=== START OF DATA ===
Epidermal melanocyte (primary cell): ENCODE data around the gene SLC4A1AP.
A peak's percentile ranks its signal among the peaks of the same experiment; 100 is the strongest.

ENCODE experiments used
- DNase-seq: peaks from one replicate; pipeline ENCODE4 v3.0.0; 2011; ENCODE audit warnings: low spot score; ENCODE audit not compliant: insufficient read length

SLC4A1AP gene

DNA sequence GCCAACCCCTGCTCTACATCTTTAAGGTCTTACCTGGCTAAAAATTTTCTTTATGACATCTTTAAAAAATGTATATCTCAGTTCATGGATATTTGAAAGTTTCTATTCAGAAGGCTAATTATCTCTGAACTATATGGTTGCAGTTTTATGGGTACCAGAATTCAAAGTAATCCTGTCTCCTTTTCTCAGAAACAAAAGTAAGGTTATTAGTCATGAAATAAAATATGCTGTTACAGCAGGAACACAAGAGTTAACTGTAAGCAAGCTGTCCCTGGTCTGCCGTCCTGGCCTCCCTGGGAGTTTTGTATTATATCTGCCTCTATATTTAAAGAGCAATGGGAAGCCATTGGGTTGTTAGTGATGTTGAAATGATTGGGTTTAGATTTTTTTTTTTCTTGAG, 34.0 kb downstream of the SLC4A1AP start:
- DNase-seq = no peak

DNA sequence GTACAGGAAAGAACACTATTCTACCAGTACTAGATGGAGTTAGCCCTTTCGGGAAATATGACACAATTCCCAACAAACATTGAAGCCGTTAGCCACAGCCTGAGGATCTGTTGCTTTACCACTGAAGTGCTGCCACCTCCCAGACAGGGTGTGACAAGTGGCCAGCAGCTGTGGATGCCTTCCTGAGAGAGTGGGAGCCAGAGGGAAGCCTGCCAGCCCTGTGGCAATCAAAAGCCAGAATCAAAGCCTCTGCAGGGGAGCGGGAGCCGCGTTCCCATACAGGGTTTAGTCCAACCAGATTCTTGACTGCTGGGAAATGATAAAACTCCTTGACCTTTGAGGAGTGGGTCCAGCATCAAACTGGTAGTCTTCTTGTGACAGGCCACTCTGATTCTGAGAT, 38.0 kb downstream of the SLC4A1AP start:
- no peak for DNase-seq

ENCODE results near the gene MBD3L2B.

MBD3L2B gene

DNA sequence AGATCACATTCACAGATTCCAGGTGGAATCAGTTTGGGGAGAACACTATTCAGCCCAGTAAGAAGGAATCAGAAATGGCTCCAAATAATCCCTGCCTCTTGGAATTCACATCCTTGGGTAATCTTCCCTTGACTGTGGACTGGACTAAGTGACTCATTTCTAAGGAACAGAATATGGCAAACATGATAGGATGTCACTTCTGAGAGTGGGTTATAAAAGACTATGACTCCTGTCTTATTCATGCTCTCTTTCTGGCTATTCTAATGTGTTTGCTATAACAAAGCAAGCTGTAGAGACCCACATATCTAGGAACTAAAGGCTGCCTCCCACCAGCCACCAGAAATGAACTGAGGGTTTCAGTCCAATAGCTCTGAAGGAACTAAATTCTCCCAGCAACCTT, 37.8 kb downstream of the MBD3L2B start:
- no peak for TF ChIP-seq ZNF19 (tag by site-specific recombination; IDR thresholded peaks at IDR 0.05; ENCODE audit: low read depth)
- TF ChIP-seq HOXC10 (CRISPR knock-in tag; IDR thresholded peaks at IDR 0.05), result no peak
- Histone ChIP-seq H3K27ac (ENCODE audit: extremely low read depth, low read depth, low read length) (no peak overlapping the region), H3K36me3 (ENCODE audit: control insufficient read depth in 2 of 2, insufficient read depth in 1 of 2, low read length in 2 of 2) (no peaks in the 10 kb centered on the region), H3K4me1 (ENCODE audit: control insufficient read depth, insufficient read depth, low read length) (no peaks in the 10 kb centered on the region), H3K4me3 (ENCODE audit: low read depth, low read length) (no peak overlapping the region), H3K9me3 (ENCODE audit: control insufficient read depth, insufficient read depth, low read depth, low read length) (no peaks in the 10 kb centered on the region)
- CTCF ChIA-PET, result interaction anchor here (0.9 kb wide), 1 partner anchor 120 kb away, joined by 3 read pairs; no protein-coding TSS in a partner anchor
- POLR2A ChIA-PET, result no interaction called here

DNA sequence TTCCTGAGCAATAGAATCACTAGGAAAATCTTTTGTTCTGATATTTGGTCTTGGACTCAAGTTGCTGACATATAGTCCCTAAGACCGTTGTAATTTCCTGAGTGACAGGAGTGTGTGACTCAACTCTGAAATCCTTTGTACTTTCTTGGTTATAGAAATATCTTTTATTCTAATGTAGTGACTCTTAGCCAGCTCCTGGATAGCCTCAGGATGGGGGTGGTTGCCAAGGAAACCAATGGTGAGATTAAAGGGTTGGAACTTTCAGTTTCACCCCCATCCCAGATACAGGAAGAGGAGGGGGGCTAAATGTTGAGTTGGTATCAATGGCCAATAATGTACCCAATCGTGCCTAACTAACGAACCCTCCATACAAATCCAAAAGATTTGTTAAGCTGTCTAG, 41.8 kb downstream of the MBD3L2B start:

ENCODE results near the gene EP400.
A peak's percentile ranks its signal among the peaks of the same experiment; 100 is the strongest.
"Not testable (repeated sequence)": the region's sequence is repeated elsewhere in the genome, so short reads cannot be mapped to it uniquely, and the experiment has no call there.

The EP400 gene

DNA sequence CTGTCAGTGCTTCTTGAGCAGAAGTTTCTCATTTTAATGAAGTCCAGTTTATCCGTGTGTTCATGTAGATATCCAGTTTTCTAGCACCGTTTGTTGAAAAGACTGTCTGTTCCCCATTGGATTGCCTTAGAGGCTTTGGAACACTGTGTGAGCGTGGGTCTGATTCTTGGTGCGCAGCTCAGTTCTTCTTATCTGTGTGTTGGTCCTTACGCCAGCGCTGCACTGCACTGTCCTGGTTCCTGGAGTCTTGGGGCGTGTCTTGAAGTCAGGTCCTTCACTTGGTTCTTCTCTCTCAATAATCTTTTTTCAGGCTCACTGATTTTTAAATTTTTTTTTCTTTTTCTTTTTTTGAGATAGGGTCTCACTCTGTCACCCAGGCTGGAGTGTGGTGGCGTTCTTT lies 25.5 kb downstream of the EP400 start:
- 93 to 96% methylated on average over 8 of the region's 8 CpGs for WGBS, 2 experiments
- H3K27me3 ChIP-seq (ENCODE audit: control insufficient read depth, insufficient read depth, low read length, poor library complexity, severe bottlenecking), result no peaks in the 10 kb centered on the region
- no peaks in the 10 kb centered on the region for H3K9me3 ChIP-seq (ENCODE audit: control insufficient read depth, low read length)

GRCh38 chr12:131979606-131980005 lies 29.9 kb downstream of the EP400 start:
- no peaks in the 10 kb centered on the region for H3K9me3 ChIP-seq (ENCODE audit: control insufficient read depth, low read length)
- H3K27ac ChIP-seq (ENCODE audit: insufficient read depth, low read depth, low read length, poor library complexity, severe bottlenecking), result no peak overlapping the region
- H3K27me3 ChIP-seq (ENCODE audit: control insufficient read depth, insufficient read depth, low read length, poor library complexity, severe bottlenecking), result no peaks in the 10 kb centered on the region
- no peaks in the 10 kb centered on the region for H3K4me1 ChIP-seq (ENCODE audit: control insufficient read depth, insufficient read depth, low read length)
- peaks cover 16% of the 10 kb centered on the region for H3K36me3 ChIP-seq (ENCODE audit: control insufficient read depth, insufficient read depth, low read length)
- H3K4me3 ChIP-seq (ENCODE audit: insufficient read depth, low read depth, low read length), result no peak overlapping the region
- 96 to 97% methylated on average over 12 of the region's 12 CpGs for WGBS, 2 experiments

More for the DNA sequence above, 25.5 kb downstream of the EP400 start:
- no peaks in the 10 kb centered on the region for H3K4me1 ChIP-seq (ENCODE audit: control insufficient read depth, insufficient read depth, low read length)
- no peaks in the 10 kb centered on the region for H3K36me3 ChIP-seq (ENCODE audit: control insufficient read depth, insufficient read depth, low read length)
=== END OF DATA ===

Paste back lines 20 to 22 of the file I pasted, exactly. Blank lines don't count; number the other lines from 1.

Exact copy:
A peak's percentile ranks its signal among the peaks of the same experiment; 100 is the strongest.
"Not testable (repeated sequence)": the region's sequence is repeated elsewhere in the genome, so short reads cannot be mapped to it uniquely, and the experiment has no call there.

The EP400 gene